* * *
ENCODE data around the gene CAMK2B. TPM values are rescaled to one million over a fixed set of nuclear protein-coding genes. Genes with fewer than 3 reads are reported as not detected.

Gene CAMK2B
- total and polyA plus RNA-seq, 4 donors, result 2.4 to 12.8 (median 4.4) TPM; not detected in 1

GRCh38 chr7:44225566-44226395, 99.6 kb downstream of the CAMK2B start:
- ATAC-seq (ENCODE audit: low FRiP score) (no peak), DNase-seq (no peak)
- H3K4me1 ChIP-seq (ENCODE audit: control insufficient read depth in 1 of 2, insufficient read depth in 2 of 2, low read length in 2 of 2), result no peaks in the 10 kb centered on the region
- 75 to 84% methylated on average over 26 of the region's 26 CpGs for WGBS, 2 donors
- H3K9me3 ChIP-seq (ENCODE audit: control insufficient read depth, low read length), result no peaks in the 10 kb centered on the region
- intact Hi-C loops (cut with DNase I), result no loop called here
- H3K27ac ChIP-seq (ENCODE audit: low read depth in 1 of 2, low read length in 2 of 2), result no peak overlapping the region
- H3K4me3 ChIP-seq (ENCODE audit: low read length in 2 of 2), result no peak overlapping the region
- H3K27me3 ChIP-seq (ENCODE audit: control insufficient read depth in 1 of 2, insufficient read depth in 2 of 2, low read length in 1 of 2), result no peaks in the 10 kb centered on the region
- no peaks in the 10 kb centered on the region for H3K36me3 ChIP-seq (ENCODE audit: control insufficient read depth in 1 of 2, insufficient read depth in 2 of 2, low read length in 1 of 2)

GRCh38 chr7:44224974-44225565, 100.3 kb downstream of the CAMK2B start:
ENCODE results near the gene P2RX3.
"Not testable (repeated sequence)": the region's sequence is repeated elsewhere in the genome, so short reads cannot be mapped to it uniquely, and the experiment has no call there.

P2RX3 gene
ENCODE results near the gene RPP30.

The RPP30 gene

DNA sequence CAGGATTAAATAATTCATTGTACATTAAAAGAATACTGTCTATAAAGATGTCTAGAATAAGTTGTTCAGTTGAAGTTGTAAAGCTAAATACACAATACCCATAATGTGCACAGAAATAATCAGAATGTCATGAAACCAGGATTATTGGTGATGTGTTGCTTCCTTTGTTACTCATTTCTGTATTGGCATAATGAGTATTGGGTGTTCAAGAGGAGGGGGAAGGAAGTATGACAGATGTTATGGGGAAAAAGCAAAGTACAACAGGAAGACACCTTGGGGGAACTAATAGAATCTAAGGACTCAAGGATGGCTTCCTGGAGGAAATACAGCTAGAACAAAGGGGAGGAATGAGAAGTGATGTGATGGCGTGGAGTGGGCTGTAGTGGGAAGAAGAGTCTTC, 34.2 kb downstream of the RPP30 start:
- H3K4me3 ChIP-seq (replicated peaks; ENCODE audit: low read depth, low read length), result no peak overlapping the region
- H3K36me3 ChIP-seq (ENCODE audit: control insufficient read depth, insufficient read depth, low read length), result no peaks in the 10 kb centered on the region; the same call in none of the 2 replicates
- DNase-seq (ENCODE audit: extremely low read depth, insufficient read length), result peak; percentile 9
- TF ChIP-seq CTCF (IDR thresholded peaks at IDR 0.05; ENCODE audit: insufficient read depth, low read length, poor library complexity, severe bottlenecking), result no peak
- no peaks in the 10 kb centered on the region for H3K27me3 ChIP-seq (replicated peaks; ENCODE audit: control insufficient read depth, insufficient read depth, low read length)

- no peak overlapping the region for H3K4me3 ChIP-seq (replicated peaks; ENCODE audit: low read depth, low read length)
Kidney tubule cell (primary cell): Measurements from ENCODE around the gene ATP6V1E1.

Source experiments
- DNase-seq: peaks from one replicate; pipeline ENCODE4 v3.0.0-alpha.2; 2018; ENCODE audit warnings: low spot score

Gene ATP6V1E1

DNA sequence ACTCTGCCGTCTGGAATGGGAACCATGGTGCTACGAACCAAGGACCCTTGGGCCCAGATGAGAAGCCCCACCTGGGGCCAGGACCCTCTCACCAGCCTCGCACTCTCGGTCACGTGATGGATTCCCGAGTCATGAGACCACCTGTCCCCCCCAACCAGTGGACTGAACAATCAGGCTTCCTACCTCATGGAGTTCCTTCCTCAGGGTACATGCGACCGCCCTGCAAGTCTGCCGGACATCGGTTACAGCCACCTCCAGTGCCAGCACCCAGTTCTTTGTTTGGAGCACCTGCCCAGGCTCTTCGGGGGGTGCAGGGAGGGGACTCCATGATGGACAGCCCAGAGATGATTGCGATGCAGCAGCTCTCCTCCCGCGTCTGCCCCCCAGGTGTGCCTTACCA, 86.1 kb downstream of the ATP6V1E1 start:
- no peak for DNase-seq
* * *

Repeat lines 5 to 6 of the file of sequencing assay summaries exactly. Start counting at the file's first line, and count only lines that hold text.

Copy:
- ATAC-seq (ENCODE audit: low FRiP score) (no peak), DNase-seq (no peak)
- H3K4me1 ChIP-seq (ENCODE audit: control insufficient read depth in 1 of 2, insufficient read depth in 2 of 2, low read length in 2 of 2), result no peaks in the 10 kb centered on the region